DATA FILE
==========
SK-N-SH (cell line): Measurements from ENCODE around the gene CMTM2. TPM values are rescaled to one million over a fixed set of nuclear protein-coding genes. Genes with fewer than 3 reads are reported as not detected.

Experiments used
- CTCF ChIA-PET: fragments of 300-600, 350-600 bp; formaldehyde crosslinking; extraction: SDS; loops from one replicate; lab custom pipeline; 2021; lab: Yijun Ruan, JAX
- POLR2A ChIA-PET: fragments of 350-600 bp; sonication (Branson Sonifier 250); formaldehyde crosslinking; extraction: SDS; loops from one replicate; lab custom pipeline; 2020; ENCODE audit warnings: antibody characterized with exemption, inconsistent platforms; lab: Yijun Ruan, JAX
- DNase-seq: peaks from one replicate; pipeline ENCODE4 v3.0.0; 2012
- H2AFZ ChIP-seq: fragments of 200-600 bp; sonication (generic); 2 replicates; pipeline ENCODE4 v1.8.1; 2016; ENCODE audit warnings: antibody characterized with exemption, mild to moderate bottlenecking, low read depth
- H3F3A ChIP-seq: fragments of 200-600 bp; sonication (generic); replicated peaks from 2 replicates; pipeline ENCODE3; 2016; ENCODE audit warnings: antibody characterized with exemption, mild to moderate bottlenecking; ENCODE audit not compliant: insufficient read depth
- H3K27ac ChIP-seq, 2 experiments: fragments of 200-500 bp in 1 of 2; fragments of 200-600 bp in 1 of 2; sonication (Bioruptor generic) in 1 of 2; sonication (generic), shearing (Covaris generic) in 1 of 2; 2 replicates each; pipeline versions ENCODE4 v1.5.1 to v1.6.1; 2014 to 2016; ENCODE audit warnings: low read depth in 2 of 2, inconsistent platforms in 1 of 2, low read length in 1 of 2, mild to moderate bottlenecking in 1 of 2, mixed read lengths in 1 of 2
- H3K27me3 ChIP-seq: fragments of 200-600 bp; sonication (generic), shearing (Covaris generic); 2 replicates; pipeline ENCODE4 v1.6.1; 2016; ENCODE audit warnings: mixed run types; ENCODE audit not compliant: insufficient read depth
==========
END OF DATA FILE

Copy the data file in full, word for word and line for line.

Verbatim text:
SK-N-SH (cell line): Measurements from ENCODE around the gene CMTM2. TPM values are rescaled to one million over a fixed set of nuclear protein-coding genes. Genes with fewer than 3 reads are reported as not detected.

Experiments used
- CTCF ChIA-PET: fragments of 300-600, 350-600 bp; formaldehyde crosslinking; extraction: SDS; loops from one replicate; lab custom pipeline; 2021; lab: Yijun Ruan, JAX
- POLR2A ChIA-PET: fragments of 350-600 bp; sonication (Branson Sonifier 250); formaldehyde crosslinking; extraction: SDS; loops from one replicate; lab custom pipeline; 2020; ENCODE audit warnings: antibody characterized with exemption, inconsistent platforms; lab: Yijun Ruan, JAX
- DNase-seq: peaks from one replicate; pipeline ENCODE4 v3.0.0; 2012
- H2AFZ ChIP-seq: fragments of 200-600 bp; sonication (generic); 2 replicates; pipeline ENCODE4 v1.8.1; 2016; ENCODE audit warnings: antibody characterized with exemption, mild to moderate bottlenecking, low read depth
- H3F3A ChIP-seq: fragments of 200-600 bp; sonication (generic); replicated peaks from 2 replicates; pipeline ENCODE3; 2016; ENCODE audit warnings: antibody characterized with exemption, mild to moderate bottlenecking; ENCODE audit not compliant: insufficient read depth
- H3K27ac ChIP-seq, 2 experiments: fragments of 200-500 bp in 1 of 2; fragments of 200-600 bp in 1 of 2; sonication (Bioruptor generic) in 1 of 2; sonication (generic), shearing (Covaris generic) in 1 of 2; 2 replicates each; pipeline versions ENCODE4 v1.5.1 to v1.6.1; 2014 to 2016; ENCODE audit warnings: low read depth in 2 of 2, inconsistent platforms in 1 of 2, low read length in 1 of 2, mild to moderate bottlenecking in 1 of 2, mixed read lengths in 1 of 2
- H3K27me3 ChIP-seq: fragments of 200-600 bp; sonication (generic), shearing (Covaris generic); 2 replicates; pipeline ENCODE4 v1.6.1; 2016; ENCODE audit warnings: mixed run types; ENCODE audit not compliant: insufficient read depth